Users' initiatives to block Web sites

An Arabic Web site called Ehjeb (Arabic for the verb "to block") is becoming increasingly popular especially in Web forums. The site, still in beta version, offers to facilitate blocking of web sites by sending URLs of questionable Web sites submitted by users to the censors in the United Arab Emirates (UAE), Saudi Arabia, Sudan, Qatar, and Yemen, all of which already filter various Internet content pervasively. The site promises to add more countries to its list. The site offers the service free of charge and it uses Islamic expressions, which implies that the motive behind the initiative is religious. The site also offers customized banners and encourages Web sites to place them on their sites and blogs to promote the initiative. The Arabic text in the banners says, "Help us block access to bad sites".

Some Arab Internet users in some North African countries where there is no social filtering have also organized online campaigns to demand filtering of sexually explicit content. In Egypt and Algeria for example, there are online user-organized campaigns (e.g., protesting the accessibility to pornography online (ISPs in Egypt and Algeria do not block access to online pornography). Participants in these campaigns disseminate desktop filtering software, some of which were developed and/or customized by the users themselves, and also research on the impact of online pornography on societies in general and on Arab youth in particular.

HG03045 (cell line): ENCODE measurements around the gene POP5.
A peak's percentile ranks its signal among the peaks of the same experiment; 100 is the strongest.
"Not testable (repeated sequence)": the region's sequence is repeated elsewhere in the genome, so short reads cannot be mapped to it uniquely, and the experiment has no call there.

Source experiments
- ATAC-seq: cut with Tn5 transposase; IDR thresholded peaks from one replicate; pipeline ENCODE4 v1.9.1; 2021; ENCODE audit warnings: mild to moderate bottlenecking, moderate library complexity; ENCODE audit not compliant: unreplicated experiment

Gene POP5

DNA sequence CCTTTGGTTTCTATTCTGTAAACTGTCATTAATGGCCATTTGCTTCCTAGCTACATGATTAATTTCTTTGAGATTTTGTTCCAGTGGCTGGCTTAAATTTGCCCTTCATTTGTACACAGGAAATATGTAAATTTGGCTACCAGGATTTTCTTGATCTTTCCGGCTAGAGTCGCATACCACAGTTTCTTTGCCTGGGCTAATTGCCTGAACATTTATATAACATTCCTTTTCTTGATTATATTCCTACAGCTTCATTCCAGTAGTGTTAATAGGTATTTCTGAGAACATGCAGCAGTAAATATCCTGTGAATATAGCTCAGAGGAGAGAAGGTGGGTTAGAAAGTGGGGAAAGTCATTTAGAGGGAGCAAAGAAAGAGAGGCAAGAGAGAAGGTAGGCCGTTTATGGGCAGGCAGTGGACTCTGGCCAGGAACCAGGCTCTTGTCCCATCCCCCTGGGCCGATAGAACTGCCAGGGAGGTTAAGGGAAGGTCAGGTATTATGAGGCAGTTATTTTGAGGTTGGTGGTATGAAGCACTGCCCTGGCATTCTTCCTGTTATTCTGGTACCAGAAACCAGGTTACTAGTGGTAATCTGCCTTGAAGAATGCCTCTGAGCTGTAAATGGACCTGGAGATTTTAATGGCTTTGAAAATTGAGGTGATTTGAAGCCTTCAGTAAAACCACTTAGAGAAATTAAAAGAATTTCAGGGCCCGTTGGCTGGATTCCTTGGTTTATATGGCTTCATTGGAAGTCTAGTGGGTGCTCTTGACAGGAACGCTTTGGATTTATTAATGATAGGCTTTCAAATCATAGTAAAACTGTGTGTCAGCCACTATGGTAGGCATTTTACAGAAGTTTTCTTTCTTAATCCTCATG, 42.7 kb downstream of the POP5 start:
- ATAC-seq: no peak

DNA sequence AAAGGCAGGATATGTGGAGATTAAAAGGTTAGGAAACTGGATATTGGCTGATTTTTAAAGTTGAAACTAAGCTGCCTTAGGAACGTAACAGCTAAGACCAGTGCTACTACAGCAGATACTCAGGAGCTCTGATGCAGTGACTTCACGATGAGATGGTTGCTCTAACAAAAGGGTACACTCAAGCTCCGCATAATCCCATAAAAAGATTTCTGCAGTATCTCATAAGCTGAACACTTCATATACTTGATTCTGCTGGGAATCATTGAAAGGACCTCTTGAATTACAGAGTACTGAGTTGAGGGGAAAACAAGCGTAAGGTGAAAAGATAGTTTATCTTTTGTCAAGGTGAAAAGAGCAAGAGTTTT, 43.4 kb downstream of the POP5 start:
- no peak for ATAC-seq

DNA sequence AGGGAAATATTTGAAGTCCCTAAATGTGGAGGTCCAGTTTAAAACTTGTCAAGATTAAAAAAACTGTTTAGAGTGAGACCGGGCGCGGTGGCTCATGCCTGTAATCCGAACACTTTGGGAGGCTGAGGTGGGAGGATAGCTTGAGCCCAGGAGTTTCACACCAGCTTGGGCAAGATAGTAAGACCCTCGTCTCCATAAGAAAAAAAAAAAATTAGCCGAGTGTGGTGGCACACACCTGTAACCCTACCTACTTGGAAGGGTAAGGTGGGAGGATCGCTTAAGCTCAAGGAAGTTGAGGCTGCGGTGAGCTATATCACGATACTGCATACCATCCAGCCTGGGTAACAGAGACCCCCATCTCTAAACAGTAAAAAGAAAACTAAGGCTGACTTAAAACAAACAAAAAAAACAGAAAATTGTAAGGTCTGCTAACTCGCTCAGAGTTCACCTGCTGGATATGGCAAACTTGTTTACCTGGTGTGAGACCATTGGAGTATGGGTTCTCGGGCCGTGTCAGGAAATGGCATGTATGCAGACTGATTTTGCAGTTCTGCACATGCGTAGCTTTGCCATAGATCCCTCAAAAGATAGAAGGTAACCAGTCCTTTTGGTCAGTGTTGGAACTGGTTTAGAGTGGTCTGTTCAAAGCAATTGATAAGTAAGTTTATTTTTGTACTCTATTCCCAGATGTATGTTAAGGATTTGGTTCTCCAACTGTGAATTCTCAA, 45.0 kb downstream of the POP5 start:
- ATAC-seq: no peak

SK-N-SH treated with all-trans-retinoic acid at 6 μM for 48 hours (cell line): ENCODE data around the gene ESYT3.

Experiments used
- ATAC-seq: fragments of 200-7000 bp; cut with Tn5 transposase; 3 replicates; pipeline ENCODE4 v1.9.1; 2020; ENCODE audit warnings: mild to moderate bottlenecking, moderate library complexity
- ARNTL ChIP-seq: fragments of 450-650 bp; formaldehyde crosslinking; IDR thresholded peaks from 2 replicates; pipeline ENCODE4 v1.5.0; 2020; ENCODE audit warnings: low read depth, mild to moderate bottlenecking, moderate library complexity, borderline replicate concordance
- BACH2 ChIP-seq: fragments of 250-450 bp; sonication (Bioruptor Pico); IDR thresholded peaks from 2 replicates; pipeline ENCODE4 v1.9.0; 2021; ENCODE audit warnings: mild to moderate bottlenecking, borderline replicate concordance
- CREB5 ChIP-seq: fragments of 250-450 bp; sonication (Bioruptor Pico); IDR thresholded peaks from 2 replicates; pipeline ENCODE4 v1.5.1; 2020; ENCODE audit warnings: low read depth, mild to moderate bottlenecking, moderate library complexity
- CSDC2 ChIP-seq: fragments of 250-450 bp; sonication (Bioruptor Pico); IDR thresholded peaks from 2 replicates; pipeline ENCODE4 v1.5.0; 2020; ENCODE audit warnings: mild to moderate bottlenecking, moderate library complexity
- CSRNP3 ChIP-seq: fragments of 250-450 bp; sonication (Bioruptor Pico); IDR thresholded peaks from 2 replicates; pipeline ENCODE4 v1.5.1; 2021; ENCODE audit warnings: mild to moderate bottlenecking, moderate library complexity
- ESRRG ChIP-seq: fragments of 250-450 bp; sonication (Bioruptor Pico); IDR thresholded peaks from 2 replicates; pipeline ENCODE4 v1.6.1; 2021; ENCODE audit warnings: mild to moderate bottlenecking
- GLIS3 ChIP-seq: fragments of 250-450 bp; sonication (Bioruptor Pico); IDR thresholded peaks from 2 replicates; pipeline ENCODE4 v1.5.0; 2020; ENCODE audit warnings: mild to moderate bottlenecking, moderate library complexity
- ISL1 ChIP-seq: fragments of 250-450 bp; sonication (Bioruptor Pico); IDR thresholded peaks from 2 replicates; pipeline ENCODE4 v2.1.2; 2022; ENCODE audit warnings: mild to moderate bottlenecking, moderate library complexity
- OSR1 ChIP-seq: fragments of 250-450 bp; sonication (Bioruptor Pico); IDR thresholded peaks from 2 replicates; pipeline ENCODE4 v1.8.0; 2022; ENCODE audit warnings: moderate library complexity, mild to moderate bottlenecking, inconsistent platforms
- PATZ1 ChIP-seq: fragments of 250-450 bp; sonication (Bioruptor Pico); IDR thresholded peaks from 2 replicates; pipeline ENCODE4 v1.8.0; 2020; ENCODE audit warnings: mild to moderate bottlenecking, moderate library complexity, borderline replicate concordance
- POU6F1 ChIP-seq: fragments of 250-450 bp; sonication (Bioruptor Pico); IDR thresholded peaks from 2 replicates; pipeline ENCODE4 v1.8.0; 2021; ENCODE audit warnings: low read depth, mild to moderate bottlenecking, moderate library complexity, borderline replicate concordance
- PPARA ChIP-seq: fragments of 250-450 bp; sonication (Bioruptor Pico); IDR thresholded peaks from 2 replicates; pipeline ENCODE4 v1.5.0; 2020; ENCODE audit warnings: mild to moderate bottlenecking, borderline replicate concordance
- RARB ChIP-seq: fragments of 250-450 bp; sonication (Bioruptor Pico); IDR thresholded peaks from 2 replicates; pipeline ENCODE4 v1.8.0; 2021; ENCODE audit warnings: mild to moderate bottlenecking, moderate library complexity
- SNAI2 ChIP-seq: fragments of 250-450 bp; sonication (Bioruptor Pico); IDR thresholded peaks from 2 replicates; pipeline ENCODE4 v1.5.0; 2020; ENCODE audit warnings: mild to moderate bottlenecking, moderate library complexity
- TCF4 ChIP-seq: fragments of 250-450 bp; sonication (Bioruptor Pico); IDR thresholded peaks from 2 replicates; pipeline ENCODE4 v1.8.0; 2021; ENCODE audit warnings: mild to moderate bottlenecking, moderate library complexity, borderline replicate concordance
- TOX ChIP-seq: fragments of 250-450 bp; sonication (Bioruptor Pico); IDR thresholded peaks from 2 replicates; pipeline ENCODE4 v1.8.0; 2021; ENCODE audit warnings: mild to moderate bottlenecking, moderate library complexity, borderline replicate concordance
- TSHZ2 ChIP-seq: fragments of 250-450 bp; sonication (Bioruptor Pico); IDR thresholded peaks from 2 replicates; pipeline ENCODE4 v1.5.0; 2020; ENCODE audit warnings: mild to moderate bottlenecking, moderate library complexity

Just this week, a prominent Saudi scholar of Islam, Sheikh Mohammed Al-Munjid, demanded (Arabic) that ISPs in Saudi Arabia use in their blockpages verses from the Quran that prohibit pornography, instead of the standard message that read: "Dear User, sorry the requested page is unavailable." The Sheikh said placing Quranic texts in the blockpage will discourage the Muslim users from attempting to access porn by reminding them that they are not supposed to do so according to Islam.

The users' efforts to limit access to Web content seem to target sexually explicit content and they come amid an increase in the availability of Arabic sexually explicit content online, and also amid reports that many users in Arabic countries do try to access blocked content. See ONI Middle East and North Africa regional overview.